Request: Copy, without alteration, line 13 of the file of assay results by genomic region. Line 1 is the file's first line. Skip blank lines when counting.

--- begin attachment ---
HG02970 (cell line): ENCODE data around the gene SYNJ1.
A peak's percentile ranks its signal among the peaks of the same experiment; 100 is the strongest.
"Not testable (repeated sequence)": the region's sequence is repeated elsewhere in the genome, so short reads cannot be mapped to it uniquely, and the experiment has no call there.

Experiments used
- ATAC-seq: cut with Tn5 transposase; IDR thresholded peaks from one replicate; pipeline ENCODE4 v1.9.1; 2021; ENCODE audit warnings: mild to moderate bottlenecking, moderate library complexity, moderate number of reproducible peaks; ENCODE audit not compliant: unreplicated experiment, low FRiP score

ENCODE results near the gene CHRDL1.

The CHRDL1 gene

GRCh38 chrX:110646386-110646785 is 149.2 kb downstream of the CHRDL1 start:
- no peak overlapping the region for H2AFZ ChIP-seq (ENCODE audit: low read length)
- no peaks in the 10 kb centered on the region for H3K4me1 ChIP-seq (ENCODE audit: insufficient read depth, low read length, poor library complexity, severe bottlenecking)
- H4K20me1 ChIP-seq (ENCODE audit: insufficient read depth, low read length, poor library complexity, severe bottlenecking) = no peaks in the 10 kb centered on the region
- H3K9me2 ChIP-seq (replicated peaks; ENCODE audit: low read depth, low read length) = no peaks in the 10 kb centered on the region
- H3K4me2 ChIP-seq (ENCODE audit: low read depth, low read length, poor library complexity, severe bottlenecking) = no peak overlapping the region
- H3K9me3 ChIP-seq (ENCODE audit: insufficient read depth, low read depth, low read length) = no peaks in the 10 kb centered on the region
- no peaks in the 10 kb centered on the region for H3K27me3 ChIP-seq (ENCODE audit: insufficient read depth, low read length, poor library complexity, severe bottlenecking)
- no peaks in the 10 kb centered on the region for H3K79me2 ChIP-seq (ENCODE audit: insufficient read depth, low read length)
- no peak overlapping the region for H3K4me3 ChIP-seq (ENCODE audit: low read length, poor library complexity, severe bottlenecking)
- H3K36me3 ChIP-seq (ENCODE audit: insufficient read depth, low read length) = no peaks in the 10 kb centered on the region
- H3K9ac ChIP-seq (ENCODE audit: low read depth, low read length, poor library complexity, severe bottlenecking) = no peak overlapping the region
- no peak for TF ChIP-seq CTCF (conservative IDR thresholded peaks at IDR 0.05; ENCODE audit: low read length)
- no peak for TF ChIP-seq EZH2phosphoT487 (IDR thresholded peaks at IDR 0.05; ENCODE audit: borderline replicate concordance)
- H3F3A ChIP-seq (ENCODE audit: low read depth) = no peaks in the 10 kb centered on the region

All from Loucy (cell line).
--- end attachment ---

- H3K4me2 ChIP-seq (ENCODE audit: low read depth, low read length, poor library complexity, severe bottlenecking) = no peak overlapping the region